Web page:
It was first sold in 1999 at Sotheby’s for $16.7 million, breaking the sale record for the Italian artist. Eleven years later, history repeats itself when an anonymous telephone bidder took it for $68.9 million dollars - nearly 30 million over price.
Written by Teresa Filipe Lopes on April 17, 2014
The Beautiful Roman, a voluptuous brunette sitting on a sofa with crossed legs, slightly covered with a light fabric against a warm red background, is one of best-known works by Modigliani. It is part of a series of nudes painted in 1917 that caused a sensational public reception since its revelation in Paris in that year. It was first displayed in the only solo exhibition during the artist’s life, so bold and groundbreaking that it was closed by the police on its opening day. It was considered an obscenity for its time, but the exhibition was eventually reopened after the removal of the paintings from the gallery’s street front window.
This oil painting, also know as ‘Nude Sitting on a Sofa’, was first bought in 1999 by Halit Cingillioglu – a Turkish banker that offered $16.7 million for the artwork (around 10 million pounds). In 2010, its auction inspired a fierce competition between representatives from Hong Kong, Paris, Geneva, Tokyo, Moscow and New York. The NYC based Sotheby’s representative, Roberta Louckx, known to work with Russian collectors, ended up winning this purchase for her anonymous client, who bid by telephone and paid $68.9 million (over 41 million pounds) for the artwork that was initially estimated on $40 million.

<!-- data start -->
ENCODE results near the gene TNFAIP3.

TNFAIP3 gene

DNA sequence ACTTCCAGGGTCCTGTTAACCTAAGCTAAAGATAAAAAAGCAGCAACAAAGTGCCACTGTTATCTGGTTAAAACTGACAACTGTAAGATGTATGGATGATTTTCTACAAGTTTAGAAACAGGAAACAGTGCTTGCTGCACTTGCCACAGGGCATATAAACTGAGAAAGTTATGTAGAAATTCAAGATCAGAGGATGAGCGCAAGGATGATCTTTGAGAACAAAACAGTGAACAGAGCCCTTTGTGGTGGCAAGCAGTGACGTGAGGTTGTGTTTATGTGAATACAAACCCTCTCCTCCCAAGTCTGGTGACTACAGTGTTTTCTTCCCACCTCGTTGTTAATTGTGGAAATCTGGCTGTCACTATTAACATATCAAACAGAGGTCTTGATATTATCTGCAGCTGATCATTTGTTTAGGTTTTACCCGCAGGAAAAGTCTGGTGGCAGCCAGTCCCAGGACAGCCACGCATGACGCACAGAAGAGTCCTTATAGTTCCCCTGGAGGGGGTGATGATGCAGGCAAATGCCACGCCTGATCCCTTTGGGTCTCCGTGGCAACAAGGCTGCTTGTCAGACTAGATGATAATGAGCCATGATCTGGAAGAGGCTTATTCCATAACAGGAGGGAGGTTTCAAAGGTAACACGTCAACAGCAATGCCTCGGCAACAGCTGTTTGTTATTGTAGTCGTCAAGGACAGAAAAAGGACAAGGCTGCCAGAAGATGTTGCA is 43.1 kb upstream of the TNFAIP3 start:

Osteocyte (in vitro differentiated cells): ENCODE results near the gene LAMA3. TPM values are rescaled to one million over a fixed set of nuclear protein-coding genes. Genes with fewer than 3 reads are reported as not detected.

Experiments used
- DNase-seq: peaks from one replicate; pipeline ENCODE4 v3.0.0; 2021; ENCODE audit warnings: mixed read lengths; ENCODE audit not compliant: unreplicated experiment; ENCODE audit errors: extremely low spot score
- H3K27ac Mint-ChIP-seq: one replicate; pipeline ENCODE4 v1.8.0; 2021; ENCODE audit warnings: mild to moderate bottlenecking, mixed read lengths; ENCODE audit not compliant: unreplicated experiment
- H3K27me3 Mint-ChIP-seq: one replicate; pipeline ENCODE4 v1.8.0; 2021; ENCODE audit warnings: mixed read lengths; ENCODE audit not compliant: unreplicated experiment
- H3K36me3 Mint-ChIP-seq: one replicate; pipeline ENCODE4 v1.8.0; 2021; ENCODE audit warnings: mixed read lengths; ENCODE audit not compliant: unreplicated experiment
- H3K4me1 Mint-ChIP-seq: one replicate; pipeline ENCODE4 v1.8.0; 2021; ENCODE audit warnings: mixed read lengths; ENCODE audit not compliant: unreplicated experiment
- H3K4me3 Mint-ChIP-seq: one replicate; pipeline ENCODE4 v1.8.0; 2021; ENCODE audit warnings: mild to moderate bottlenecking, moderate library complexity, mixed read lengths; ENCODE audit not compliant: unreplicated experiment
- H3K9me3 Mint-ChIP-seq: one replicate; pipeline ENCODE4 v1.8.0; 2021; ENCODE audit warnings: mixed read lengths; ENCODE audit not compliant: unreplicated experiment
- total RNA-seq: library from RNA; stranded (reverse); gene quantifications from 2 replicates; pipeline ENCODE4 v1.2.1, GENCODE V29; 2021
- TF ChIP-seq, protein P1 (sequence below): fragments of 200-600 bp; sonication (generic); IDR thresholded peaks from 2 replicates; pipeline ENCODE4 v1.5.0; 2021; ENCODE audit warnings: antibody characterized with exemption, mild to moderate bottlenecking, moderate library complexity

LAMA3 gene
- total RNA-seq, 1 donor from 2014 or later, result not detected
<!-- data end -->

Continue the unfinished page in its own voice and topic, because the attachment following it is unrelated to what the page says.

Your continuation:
The buyer’s identity has not yet been revealed. All that it is known, besides the bold telephone call, is that Sotheby’s had previously arranged with the client an irrevocable bid for this work for an undisclosed sum or a percentage of the profit in case that any other collector would make a higher offer.
Amedeo Modigliani, the modern style artist of portraits and nudes with curved lines and elongated figures, is also known by his rivalry with Pablo Picasso and his tragic romance with Jeanne Hebuterne. This talented Italian painter and sculptor born into a Jewish family in 1884, struggled with poverty, addiction and rejection before dying in Paris at the age of 35. Today, the drama and passion associated with his work add up to the multi-million price tags – especially on the large-size works that rarely appear on the market – being one of the favorite artists for sellers, buyers and even forgers.
This piece is also one of overstockArt.com’s favorites, reproduced by hand in each detail, available for all art lovers.